Proposed bicycle parking

20140228 bicycle pavilion

Our proposal for Streets Without Cars includes generous bicycle parking to accommodate the estimated 2.6 bicycles currently stored inside each Drummond Street household. As previously touched upon, we have based our design on the successful Parkiteer bicycle parking model installed around 69 Melbourne metropolitan train stations.[1] Our version shares the following Parkiteer qualities:

  • Roofed to provide shelter from rain, wind and sun
  • Walled with transparent open screens for increased street surveillance and safety
  • Fitted with secure bike racks to enable locking of bikes

There are two characteristics of the Parkiteer model that we have changed, however these are dependent on the way you think you are most likely to use the storage facilities. We welcome your comments, and will happily alter our design to suit. The differing characteristics are:

  • Our parking pavilions do not require paid membership. They can be accessed by anyone at any time
  • They are also doorless, eliminating the need for swipe access membership cards

Essentially, our question is this: would you prefer an open bicycle parking facility that permits free entry and no membership, or a secured bicycle parking facility that requires swipe card access and an annual membership? In either scenario, the pavilions will have bike racks to which bicycles can be secured.

20140228 bicycle plan

Streets Without Cars incorporates 96 secure bicycle parking spots, divided across three pavilions at either end of the site. These are accessed via a continuously paved section of the street that permits both north and south bound bicycle movement. Car movement is limited to northbound traffic only.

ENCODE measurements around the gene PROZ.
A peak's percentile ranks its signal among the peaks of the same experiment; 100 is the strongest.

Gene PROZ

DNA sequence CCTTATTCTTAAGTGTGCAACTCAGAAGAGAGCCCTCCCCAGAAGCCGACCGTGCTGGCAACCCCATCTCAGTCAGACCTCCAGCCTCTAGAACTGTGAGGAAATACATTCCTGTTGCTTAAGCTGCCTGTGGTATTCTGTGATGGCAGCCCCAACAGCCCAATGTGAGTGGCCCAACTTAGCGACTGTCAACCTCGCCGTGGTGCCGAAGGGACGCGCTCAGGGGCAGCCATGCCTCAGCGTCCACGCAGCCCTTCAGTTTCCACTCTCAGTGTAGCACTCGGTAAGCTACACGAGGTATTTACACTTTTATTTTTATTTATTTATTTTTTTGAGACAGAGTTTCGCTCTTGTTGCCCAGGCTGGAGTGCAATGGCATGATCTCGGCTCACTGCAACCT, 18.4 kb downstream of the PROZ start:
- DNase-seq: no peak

[1] Parkiteer is an initiative of the Bicycle Network Victoria.

Image sources:

  1. Bicycle pavilion. Copyright Mihaly Slocombe.
  2. Bicycle plan. Copyright Mihaly Slocombe.

4 thoughts on “Proposed bicycle parking

  1. The bike sheds interrupt views of a very well preserved 1880s heritage streetscape. A walk down the central reserve gives a great feeling of openness. Filling it with structures defeats the purpose of wide streets.

    1. Thanks for your comment, Emily. We’ve tried hard to protect the sense of spaciousness within the street at the same time as offering greater opportunities for social interaction and street use.

      From our perspective, increasing the built volume within the street is more than balanced by this greater amenity.

      We’d welcome any further thoughts or suggestions for how we might better address your concerns.

  2. We’re so lucky to have wide streets with well preserved 1880s houses on Drummond Street. The picture above shows people walking home along Fenwick St from the tramstop at Lygon would have that view decimated.

    Perhaps this design might be appropriate in a new residential development but like the new fortress on the corner of Fenwick and Drummond it just doesn’t fit with the character of the area.

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